Light-induced drug delivery with indocyanine green liposomes

Customer case

Faculty of Pharmacy at University of Helsinki is specialized in top-level pharmaceutical research. Multidisciplinary research fields include clinical pharmacy, experimental drugs, nanomedicines, and pharmaceutical drug design. Drug delivery unit led by Professor Arto Urtti focuses on design and testing of advanced drug delivery systems especially for ocular indications. Light is studied as an important tool to control the drug delivery to the target tissues.

Modulight products: ML6600 (810 nm) + Modulight in vitro illumination kit (MLAKIT)

Laser use: Light-triggered drug release studies from light-activated liposomes. ML6000 series laser system was used together with Modulight in vitro illumination kit to illuminate liposomes in plasma and in vitreous. In a follow-up Business Finland project together with Bayer, ML8500 was used to determine most optimal drug release parameters in an efficient and robust way.

Link to the study:



Introduction to light-controlled drug delivery systems

Effective delivery and release of therapeutic drugs to a specific site or cell type is one of the big challenges in cancer therapy. One option is to encapsulate drugs into liposomal nanoparticles that protect them from degradation and improve bioavailability. Since passive drug release from liposomes is erratic and inefficient, light-triggered release offers attractive possibilities for efficient drug release at desired place and time. This also helps in reducing the drug’s dose and limiting side effects. To achieve this, light-sensitive molecules such as indocyanine green (ICG) are incorporated into liposome, releasing contents when illuminated with a laser light. The release can be precisely controlled by strength and duration of the illumination. Thus, light-controlled delivery systems have vast potential to improve therapeutic cancer drug delivery.

Study description

It is important that light-triggered liposomes efficiently release their contents, while the liposome stability should be maintained in the absence of laser light. The aim of this study is to determine how liposomal stability and drug release are affected by liposomal formulation. Indocyanine green was used as the light-sensitizing compound in the liposomes since it is clinically approved light-sensitive agent. Three different liposomal formulations were prepared:

Formulation A: ICG in the aqueous core, liposomes coated

Formulation B: ICG in the liposomal bilayer, no coating

Formulation C: ICG in the liposomal bilayer, liposomes coated

Light-triggered release was studied by irradiating liposomes with Modulight in vitro illumination kit connected to ML6600 laser (808 nm wavelength, 9.7 W/cm2 power, 5 s irradiation time) and measuring the fluorescence of released cargo (calcein) with a plate reader. Also the effect of degraded ICG molecules was determined by irradiating free ICG with laser and then incorporating irradiated ICG into liposomes to monitor if any passive contents leakage would happen.


Prof. Urtti and Dr. Lajunen presenting their research lab:




The stability of the liposomes was better in the vitreous than in plasma. All formulations were relatively stable in plasma for up to 5 h and in vitreous up to 3 days, with formulation A showing highest stability. Upon light triggering, calcein release from liposomes was 21 %, 26 %, and 34 % for formulations A, B, and C respectively (Fig 1). Formulation C showed significant passive release of about 10 % without light activation. Liposomes with degraded ICG did not show higher leakage of calcein compared to liposomes with intact ICG, demonstrating that degraded ICG has no major consequences on liposome stability (Fig 2).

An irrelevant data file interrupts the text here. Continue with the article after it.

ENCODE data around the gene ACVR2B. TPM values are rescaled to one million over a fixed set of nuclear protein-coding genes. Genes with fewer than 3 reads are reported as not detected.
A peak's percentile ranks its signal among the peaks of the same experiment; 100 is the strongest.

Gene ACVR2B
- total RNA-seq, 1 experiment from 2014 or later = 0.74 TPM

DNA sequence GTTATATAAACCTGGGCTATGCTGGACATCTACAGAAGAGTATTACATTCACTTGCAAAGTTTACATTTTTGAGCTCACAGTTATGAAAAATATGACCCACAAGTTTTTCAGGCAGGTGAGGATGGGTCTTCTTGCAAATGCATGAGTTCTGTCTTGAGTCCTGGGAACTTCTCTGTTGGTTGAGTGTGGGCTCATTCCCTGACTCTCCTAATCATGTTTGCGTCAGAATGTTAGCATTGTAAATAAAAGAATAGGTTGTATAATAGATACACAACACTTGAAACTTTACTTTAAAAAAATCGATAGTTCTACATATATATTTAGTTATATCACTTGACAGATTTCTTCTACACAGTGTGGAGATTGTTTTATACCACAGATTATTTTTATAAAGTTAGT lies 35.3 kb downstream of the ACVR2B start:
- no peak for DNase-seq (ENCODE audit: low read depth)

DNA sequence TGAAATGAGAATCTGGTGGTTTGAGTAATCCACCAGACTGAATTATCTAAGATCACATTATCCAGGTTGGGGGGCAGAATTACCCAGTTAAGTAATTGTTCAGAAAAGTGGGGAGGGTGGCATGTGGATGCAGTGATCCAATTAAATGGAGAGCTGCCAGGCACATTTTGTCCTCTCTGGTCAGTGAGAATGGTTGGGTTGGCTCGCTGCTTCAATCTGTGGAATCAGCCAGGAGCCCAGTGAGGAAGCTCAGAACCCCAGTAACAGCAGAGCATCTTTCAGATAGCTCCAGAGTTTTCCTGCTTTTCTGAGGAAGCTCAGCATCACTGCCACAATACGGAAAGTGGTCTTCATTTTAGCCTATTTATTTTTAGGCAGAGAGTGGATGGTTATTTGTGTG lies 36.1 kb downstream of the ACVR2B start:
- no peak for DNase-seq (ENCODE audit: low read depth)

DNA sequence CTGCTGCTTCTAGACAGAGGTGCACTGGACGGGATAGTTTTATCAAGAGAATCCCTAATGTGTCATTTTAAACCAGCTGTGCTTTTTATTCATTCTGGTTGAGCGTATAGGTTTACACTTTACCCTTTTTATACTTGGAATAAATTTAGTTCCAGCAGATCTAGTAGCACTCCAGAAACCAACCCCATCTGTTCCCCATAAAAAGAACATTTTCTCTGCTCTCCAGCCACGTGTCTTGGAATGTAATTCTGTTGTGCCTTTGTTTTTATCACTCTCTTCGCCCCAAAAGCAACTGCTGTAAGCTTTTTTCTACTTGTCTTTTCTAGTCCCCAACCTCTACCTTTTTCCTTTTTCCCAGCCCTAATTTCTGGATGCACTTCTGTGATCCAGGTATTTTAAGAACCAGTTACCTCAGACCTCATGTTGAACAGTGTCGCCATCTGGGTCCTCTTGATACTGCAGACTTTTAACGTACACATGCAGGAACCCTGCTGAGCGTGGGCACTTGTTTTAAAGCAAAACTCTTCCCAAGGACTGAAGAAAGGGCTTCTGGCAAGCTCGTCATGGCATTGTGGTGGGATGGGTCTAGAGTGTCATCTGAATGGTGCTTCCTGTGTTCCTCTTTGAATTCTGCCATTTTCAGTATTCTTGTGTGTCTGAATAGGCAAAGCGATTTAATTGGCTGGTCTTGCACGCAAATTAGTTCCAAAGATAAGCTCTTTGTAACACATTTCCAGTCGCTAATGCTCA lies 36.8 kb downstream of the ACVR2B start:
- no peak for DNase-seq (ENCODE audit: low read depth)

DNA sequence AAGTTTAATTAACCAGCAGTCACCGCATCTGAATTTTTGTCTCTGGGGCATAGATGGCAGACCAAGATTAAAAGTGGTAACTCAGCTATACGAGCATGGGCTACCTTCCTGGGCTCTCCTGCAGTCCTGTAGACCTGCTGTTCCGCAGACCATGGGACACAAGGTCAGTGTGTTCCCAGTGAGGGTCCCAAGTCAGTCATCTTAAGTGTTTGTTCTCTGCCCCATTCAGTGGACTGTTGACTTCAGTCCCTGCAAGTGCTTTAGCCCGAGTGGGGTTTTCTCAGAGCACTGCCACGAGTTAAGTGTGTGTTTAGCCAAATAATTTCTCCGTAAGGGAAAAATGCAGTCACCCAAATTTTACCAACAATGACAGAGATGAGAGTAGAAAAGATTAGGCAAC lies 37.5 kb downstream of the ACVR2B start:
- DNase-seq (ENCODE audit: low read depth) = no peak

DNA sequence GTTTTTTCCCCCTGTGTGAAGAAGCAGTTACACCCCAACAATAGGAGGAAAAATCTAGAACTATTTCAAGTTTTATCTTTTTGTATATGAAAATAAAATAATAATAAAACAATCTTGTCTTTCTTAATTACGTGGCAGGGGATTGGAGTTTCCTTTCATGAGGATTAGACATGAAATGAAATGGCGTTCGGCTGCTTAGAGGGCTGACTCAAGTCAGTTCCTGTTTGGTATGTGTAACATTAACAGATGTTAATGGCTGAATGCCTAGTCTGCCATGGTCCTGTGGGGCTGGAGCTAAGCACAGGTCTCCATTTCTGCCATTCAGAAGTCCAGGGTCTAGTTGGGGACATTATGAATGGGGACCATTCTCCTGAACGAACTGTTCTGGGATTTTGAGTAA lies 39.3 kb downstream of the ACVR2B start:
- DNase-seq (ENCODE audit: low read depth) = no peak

Figure 1. Laser light-triggered contents release from different liposomal formulations.


Figure 2. Effect of laser light-degraded ICG on liposomal content leakage.

Figures from the original publication. Reproduced under Creative Commons Attribution 4.0 International License.



Light-triggering of all three formulations was successful. Formulation C had most efficient drug release properties but also had notable passive release, which could lead to premature contents release in vivo. The most stable formulation (A) included coating and ICG inclusion in the aqueous core. The stability of the liposomes should be adequate for the most common clinical treatment protocols.
Next steps:
Business Finland funded project was initiated between University of Helsinki, Bayer, and Modulight with aim to leverage the promising liposomal drug delivery technology for cancer therapy. Drug delivery to tumors is investigated in a multidisciplinary consortium with expertise in chemistry, biology, pharmacology, laser technology, and drug development. Special focus of the project is to achieve time-and location-controlled tumor delivery of biologicals, such as peptides, nanobodies, and oligonucleotides. In parallel, new robust and repeatable methods to study complex delivery of biomacromolecules are developed, paving way for a new generation of anticancer products.


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Related Publications

The effect of light sensitizer localization on the stability of indocyanine green liposomes
Tatu Lajunen, Riikka Nurmi, Danny Wilbie, Teemu Ruoslahti, Niklas G. Johansson, Ossi Korhonen, Tomasz Rog, Marika Ruponen, Arto Urtti
Journal of Controlled Release, 2018, 284



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